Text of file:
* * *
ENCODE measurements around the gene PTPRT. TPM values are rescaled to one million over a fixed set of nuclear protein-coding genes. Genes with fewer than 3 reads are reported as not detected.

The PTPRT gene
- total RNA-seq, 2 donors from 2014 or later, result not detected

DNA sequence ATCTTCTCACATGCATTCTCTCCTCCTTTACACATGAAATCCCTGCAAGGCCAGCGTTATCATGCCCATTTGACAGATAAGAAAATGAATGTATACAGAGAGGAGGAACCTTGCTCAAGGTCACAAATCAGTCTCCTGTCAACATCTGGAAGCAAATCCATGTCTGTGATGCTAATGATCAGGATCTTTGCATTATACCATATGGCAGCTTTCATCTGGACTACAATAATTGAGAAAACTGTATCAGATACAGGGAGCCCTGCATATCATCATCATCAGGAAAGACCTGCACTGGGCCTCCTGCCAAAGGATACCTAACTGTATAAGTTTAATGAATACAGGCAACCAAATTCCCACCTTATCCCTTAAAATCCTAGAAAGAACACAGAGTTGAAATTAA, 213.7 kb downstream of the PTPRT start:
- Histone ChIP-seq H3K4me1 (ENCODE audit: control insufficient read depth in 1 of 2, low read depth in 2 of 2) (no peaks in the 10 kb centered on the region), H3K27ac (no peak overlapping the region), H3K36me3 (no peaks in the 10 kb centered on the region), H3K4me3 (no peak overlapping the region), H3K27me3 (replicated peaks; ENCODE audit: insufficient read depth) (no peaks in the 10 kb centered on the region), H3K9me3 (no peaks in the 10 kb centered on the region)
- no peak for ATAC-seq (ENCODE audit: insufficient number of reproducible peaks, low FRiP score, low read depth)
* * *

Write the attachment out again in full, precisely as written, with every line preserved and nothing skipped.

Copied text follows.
ENCODE measurements around the gene PTPRT. TPM values are rescaled to one million over a fixed set of nuclear protein-coding genes. Genes with fewer than 3 reads are reported as not detected.

The PTPRT gene
- total RNA-seq, 2 donors from 2014 or later, result not detected

DNA sequence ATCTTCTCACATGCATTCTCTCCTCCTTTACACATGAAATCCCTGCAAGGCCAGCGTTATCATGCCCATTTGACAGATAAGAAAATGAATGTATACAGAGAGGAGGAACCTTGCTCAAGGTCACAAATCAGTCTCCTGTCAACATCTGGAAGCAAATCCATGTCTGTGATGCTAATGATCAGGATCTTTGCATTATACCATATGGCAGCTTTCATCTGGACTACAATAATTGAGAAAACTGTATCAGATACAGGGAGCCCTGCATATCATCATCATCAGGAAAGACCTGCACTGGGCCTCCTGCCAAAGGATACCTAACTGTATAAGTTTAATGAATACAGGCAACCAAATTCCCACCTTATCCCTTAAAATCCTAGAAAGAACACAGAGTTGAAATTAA, 213.7 kb downstream of the PTPRT start:
- Histone ChIP-seq H3K4me1 (ENCODE audit: control insufficient read depth in 1 of 2, low read depth in 2 of 2) (no peaks in the 10 kb centered on the region), H3K27ac (no peak overlapping the region), H3K36me3 (no peaks in the 10 kb centered on the region), H3K4me3 (no peak overlapping the region), H3K27me3 (replicated peaks; ENCODE audit: insufficient read depth) (no peaks in the 10 kb centered on the region), H3K9me3 (no peaks in the 10 kb centered on the region)
- no peak for ATAC-seq (ENCODE audit: insufficient number of reproducible peaks, low FRiP score, low read depth)